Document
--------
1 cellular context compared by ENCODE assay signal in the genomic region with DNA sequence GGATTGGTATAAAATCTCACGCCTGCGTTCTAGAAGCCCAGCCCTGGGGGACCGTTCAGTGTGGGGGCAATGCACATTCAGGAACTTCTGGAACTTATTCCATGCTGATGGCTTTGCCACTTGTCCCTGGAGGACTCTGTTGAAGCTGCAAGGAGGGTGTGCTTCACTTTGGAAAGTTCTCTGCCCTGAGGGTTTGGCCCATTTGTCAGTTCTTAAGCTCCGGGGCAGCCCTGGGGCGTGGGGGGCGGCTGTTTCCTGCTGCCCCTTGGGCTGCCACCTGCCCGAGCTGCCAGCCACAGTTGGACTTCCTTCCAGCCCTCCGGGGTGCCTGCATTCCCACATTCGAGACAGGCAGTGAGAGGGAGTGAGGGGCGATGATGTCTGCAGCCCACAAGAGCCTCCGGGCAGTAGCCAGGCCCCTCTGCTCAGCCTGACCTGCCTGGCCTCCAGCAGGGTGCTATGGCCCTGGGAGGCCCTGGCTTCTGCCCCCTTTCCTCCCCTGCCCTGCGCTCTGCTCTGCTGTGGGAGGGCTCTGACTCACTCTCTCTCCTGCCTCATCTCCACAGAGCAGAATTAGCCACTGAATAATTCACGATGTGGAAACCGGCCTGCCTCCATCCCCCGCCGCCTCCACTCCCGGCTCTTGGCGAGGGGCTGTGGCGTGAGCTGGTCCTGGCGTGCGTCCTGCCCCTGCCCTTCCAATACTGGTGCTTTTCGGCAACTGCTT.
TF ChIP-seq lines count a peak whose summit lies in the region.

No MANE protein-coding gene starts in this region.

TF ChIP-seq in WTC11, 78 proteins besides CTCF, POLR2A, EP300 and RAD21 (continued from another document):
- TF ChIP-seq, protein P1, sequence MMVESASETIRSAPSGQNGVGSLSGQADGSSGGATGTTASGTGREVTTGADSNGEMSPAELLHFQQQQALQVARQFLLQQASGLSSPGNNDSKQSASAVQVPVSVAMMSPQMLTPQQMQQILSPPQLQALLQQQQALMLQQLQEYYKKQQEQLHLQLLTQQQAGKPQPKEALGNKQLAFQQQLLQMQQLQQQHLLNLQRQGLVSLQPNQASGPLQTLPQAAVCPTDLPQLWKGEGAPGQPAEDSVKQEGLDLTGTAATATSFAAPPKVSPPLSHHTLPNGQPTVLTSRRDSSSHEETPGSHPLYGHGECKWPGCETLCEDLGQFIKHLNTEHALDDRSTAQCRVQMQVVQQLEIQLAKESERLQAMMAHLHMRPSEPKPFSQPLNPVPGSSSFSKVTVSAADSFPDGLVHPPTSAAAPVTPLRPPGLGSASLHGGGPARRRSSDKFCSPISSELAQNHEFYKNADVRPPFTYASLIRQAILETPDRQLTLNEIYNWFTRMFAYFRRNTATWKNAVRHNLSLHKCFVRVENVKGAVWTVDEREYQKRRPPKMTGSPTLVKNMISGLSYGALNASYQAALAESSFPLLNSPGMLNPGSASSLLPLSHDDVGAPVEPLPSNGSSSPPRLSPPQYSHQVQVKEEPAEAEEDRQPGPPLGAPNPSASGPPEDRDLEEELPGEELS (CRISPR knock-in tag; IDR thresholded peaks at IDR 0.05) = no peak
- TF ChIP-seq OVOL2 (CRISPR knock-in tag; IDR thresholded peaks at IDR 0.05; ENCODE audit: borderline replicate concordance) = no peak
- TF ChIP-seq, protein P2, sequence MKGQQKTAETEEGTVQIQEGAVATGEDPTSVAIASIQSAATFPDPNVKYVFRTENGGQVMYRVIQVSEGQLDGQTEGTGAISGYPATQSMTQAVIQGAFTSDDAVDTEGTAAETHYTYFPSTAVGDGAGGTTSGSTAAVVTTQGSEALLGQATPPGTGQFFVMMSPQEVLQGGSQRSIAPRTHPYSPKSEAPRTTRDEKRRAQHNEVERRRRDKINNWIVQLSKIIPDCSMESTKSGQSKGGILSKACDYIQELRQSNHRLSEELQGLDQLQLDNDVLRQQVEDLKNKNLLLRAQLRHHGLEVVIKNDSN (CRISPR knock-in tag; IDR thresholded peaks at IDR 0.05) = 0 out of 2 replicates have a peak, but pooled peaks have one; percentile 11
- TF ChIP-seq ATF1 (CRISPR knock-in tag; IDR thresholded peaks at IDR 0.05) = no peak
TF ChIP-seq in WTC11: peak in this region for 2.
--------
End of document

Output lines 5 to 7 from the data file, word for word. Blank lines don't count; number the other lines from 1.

- TF ChIP-seq, protein P1, sequence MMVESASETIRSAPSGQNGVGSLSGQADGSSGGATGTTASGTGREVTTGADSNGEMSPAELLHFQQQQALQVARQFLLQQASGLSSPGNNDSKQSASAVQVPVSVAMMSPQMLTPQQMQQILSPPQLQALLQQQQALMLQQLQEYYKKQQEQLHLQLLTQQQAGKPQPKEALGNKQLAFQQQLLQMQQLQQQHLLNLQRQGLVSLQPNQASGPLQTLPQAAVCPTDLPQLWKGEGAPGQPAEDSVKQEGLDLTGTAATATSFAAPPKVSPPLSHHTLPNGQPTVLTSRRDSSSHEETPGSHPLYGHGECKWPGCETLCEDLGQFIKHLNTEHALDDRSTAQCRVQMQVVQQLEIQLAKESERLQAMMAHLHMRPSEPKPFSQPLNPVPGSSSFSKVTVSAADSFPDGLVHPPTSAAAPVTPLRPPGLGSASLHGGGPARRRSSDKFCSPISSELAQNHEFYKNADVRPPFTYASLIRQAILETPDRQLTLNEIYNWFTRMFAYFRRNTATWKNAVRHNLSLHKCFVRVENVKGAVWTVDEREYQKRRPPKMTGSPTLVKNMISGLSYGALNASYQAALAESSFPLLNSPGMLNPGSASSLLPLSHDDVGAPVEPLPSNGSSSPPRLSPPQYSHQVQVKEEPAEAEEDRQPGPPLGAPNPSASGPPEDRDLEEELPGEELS (CRISPR knock-in tag; IDR thresholded peaks at IDR 0.05) = no peak
- TF ChIP-seq OVOL2 (CRISPR knock-in tag; IDR thresholded peaks at IDR 0.05; ENCODE audit: borderline replicate concordance) = no peak
- TF ChIP-seq, protein P2, sequence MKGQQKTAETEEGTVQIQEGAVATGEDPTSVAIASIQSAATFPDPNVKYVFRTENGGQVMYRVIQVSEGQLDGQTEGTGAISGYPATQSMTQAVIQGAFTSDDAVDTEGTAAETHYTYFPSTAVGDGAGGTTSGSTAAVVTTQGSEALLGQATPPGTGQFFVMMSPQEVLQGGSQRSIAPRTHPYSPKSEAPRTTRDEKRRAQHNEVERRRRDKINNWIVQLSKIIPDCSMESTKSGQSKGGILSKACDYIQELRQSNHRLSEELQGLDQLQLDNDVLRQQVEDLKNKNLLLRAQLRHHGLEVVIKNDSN (CRISPR knock-in tag; IDR thresholded peaks at IDR 0.05) = 0 out of 2 replicates have a peak, but pooled peaks have one; percentile 11